• The School District’s emergency was an impending operating deficit.  Think about your household budget.  If you needed a certain amount of money 30 years ago to make ends meet, you most likely need that much and more to make ends meet today.  The same is true for Logan Elm Schools.  We continue to rely on this $812,000 to balance our operating budget each year.

 

What is an earned income tax?

An earned income tax only applies to the following:

= --Employee compensation such as wages, salaries and tips

=  --Self-employment income from sole proprietorships and partnerships

Logan Elm’s 1% earned income tax does not apply to other items such as retirement income, interest, dividends and capital gains.

 

What is the purpose of these levies?

Both the emergency levy and 1% earned income tax are operating levies.  They pay for ongoing costs including teacher salaries, utilities, upkeep of school facilities, and bus transportation.

 

How do Logan Elm’s taxes compare to area school districts?

The School District looked at its taxes and local report card rating compared to surrounding districts when recently working with Baird on a bond rating.  The following chart shows what our average taxpayer would pay if they moved their house and income to each district.  Amounts include all property and income taxes paid from living in the respective school district, except city income tax and county sales tax.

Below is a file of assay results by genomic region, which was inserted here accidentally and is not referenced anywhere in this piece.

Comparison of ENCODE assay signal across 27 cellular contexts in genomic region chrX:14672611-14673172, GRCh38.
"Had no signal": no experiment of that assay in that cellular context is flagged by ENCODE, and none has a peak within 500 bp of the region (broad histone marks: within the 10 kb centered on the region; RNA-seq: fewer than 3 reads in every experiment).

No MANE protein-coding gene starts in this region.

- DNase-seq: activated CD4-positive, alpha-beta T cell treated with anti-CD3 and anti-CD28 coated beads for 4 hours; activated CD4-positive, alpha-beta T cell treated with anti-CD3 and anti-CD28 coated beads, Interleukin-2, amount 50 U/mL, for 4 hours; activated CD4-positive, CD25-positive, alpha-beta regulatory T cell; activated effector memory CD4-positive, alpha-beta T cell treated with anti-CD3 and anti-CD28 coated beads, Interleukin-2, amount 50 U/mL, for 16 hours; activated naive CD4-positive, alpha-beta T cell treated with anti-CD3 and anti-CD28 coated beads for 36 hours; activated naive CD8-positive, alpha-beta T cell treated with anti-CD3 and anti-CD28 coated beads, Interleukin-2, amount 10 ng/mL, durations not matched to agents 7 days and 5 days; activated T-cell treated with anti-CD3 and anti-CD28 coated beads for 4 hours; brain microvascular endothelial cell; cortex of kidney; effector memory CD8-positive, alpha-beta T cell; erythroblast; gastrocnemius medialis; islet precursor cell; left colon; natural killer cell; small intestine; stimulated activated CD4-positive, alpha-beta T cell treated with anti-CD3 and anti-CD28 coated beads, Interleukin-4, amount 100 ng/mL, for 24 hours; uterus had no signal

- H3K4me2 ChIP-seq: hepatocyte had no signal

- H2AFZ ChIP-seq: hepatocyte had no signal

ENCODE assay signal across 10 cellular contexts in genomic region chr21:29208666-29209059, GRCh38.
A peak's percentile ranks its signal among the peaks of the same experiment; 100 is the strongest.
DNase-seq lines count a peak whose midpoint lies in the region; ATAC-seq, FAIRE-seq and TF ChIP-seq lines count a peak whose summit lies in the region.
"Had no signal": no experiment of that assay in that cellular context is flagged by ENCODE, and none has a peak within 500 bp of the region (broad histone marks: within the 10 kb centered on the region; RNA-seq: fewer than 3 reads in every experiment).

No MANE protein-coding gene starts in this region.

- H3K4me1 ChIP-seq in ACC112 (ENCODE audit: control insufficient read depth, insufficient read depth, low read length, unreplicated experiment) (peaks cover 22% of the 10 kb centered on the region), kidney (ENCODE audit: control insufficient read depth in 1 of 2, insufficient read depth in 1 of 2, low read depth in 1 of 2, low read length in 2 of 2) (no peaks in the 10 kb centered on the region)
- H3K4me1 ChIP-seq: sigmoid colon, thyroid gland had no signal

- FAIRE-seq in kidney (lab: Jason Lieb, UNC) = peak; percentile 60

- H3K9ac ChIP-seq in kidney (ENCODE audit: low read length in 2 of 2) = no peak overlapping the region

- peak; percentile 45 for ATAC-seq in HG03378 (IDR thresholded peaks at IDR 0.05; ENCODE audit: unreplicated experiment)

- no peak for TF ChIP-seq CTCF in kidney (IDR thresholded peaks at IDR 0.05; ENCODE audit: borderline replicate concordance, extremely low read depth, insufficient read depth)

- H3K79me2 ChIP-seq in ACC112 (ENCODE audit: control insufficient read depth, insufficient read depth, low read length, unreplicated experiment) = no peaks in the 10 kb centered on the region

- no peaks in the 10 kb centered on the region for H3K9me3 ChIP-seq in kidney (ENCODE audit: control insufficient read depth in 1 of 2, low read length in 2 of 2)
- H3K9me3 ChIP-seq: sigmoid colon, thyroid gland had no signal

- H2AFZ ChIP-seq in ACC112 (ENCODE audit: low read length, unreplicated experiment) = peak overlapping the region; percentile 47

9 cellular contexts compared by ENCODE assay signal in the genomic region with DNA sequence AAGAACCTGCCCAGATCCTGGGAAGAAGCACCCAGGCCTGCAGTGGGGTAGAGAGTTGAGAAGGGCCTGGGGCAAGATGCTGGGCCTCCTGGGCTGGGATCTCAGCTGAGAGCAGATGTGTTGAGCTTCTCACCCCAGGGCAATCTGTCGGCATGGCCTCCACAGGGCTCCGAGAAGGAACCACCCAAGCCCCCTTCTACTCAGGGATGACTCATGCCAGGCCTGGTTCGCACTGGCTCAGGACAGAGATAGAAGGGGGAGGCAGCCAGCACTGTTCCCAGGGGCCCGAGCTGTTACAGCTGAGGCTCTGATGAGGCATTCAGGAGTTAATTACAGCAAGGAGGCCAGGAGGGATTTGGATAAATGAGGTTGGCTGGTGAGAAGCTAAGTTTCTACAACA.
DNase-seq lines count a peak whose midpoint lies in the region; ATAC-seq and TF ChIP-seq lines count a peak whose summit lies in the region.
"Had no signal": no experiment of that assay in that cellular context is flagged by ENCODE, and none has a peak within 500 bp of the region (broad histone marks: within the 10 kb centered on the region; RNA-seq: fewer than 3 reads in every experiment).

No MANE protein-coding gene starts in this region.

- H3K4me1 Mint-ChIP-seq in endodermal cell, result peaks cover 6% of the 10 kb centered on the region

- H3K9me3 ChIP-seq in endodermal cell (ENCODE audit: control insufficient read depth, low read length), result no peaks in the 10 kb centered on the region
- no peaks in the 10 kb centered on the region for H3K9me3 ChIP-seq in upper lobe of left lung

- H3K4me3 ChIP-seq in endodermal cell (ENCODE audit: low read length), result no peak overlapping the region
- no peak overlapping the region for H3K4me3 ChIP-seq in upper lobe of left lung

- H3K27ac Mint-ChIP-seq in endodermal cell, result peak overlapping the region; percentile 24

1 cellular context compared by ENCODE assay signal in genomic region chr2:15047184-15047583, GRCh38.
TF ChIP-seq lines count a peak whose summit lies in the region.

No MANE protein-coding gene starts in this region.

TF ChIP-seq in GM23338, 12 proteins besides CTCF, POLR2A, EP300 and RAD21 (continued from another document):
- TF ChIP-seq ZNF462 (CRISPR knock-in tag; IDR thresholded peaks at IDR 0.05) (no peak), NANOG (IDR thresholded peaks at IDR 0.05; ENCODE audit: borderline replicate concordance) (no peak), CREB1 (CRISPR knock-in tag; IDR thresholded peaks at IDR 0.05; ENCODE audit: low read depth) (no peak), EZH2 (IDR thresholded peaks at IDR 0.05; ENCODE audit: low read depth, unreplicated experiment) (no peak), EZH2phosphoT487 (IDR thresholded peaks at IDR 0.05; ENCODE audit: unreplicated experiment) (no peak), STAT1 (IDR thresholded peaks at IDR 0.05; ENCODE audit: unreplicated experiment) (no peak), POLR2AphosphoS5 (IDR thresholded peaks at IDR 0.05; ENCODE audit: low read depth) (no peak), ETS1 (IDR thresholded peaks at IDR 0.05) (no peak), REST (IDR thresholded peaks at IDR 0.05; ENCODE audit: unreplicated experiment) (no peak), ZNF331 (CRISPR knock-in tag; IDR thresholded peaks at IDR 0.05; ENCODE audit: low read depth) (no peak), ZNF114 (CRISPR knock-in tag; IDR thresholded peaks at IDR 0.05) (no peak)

As you can see, Logan Elm has the 6th most affordable taxes out of the 20 districts shown.  Logan Elm has the lowest taxes of districts receiving a “B” or better on the local report card.  This comparison includes the emergency levy and 1% earned income tax up for renewal.

 

Why did my tax bill go up (or down) this year?

Homeowners recently received their first half property tax bill.  Property tax is a product of tax rates and property value.  Changes in either can cause your taxes to go up or down.  Here are a couple items that may have affected the amount of property tax you’ll pay in 2020:

  • Hocking County went through triennial update in 2019.  The County Auditor adjusts property values upon triennial update based on sales that have taken place in the past three years.  Most homeowners would have seen an increase due to a strong housing market in recent years.
  • The School District’s overall property tax rate went down primarily because we were able to secure a better than expected interest rate on our bonds.  A rate reduction would reduce your taxes if your home value stayed the same.

These changes in property taxes do not erase the need for the emergency levy and 1% earned income tax renewals.


What will happen if the renewal levies fail?

The two renewal levies make up 16% of the District’s operating revenue.  Continuation of these levies is vital to fund our existing instructional and extracurricular programs.  If the levies are not renewed before the end of 2020, the District will lose over $3.4 million per year and have to make substantial budget cuts to make ends meet.